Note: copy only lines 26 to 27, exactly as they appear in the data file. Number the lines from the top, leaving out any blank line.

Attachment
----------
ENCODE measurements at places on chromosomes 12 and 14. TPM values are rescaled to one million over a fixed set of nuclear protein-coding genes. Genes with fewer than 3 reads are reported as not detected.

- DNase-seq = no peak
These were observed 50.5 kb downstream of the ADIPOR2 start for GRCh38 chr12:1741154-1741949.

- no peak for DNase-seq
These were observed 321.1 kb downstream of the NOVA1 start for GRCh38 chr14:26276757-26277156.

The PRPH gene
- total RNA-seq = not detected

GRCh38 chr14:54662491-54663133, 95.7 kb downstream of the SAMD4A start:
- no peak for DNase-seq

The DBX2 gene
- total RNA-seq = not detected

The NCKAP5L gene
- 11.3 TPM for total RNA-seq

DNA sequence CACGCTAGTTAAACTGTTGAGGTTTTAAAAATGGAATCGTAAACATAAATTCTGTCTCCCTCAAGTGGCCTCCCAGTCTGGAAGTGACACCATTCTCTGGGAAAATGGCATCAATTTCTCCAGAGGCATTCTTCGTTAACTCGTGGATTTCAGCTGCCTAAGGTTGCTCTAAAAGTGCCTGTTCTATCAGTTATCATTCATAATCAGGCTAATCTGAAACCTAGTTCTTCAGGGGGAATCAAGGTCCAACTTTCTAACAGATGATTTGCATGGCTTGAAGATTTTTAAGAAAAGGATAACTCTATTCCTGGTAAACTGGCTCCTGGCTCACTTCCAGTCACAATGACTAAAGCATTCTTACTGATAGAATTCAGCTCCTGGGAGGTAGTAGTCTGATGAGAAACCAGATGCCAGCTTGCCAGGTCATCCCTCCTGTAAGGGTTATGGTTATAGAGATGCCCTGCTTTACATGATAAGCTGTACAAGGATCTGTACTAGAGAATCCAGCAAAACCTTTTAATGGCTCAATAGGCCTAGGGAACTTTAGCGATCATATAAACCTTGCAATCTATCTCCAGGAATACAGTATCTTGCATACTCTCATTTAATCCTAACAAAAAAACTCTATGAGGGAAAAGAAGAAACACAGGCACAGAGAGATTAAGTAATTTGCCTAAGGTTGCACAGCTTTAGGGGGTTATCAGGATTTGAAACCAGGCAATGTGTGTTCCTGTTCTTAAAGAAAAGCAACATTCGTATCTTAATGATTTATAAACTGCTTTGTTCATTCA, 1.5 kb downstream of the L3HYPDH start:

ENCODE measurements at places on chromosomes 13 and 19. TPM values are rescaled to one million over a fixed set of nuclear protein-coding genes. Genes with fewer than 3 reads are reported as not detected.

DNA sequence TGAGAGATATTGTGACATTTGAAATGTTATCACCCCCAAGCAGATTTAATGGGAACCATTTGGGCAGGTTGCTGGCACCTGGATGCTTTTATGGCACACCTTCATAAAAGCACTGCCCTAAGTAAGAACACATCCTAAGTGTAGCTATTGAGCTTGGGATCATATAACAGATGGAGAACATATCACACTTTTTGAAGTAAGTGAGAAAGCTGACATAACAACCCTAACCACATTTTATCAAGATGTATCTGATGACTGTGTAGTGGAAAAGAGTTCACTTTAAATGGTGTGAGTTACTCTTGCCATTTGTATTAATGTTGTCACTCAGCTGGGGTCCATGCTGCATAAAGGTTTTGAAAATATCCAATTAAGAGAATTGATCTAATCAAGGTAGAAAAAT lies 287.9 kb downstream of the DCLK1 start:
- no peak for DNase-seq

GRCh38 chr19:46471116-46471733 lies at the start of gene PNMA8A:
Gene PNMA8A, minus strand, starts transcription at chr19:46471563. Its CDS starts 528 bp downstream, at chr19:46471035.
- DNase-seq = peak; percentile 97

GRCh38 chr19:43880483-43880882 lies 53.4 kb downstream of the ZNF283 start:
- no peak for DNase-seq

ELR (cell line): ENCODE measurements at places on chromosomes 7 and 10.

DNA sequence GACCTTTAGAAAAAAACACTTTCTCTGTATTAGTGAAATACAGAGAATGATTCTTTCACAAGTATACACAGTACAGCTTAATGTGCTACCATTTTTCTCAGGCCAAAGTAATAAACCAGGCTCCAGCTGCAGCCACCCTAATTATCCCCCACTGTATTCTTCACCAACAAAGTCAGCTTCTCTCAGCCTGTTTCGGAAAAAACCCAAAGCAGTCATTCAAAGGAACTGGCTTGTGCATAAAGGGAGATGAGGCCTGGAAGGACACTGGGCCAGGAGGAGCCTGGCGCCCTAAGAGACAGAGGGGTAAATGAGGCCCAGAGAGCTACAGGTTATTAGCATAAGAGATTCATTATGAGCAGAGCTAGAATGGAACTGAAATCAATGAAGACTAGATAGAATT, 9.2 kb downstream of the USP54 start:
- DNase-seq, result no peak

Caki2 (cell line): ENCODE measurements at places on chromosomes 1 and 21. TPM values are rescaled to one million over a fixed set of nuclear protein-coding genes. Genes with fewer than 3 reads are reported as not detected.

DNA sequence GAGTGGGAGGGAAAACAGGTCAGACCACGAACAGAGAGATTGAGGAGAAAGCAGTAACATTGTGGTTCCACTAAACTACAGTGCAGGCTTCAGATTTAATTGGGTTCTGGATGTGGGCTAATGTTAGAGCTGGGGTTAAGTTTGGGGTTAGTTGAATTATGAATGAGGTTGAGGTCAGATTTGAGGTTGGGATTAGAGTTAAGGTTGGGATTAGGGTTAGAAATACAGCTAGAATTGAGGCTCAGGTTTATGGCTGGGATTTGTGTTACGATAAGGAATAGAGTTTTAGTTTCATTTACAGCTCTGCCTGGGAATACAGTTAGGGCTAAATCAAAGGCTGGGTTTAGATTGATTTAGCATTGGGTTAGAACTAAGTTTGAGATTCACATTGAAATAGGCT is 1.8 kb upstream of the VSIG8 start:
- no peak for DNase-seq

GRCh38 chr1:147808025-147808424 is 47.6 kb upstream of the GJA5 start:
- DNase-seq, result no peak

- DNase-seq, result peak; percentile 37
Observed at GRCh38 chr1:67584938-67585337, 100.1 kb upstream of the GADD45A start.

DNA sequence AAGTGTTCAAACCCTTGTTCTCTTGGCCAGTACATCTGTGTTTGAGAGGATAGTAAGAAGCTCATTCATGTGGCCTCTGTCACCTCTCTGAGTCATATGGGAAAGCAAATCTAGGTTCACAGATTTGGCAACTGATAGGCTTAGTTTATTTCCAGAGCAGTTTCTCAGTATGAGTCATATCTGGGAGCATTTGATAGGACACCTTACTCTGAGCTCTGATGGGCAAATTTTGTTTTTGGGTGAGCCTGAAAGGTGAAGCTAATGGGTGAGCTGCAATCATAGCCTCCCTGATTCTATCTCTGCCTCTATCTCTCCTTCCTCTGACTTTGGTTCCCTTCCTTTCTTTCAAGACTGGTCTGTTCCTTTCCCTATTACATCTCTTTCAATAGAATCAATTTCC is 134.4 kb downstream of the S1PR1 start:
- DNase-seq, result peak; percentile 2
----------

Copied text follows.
Caki2 (cell line): ENCODE measurements at places on chromosomes 1 and 21. TPM values are rescaled to one million over a fixed set of nuclear protein-coding genes. Genes with fewer than 3 reads are reported as not detected.

DNA sequence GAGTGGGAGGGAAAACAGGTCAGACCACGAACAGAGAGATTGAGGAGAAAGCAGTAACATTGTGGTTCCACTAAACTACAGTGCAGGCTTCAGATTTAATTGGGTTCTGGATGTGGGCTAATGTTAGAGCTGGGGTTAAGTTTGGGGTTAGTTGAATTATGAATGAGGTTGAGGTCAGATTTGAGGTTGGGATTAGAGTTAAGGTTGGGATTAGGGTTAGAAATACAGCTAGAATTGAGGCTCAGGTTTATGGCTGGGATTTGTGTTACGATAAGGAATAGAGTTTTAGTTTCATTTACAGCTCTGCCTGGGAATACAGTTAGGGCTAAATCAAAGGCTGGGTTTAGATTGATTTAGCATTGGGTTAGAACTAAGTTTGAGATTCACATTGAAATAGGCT is 1.8 kb upstream of the VSIG8 start: